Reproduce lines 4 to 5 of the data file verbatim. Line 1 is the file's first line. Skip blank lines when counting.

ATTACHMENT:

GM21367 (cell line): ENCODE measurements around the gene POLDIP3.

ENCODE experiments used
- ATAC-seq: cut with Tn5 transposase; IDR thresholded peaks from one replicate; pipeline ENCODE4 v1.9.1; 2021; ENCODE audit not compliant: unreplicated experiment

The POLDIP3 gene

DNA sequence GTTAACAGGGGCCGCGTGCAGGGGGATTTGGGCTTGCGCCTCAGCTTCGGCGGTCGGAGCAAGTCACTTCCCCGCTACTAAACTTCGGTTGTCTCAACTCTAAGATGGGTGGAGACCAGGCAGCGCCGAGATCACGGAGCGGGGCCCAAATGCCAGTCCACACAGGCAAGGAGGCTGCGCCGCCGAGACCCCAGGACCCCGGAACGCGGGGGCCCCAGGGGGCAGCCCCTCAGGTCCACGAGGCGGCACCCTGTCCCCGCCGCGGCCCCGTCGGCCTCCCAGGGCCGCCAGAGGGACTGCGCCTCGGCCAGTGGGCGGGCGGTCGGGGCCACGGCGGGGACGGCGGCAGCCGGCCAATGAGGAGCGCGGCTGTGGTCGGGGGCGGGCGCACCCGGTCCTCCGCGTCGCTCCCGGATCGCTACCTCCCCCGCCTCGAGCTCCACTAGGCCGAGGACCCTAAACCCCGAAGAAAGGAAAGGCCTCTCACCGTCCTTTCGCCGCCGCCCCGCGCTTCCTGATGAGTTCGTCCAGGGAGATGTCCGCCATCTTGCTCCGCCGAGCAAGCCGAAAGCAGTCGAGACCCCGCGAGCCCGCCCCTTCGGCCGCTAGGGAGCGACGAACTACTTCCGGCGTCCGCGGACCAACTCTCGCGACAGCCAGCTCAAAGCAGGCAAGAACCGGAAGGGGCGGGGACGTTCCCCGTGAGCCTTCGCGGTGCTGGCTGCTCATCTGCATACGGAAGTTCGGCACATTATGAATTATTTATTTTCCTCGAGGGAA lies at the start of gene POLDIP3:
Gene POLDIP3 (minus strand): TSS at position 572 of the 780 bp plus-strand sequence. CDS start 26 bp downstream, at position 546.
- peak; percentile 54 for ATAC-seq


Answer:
The POLDIP3 gene

DNA sequence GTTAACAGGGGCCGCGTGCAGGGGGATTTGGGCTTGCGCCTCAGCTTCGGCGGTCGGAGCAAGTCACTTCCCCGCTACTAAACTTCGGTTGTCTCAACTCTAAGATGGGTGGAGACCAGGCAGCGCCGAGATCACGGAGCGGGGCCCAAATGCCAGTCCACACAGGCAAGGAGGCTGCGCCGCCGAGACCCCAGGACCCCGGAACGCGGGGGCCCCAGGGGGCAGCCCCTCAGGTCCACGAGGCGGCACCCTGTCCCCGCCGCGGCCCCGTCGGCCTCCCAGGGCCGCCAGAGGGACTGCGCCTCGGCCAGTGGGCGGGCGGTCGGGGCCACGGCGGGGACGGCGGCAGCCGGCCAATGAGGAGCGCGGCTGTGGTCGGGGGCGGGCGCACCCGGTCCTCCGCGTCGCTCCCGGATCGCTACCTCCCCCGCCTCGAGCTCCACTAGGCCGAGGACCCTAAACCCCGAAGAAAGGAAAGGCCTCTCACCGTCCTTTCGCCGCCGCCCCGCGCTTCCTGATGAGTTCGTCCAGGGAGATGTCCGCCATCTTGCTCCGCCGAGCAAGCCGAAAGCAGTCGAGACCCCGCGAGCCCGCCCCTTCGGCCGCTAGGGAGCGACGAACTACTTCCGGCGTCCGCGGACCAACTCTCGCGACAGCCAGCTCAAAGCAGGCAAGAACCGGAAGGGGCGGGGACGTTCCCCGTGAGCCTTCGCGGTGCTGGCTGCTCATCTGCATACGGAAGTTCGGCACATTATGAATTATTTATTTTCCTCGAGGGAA lies at the start of gene POLDIP3: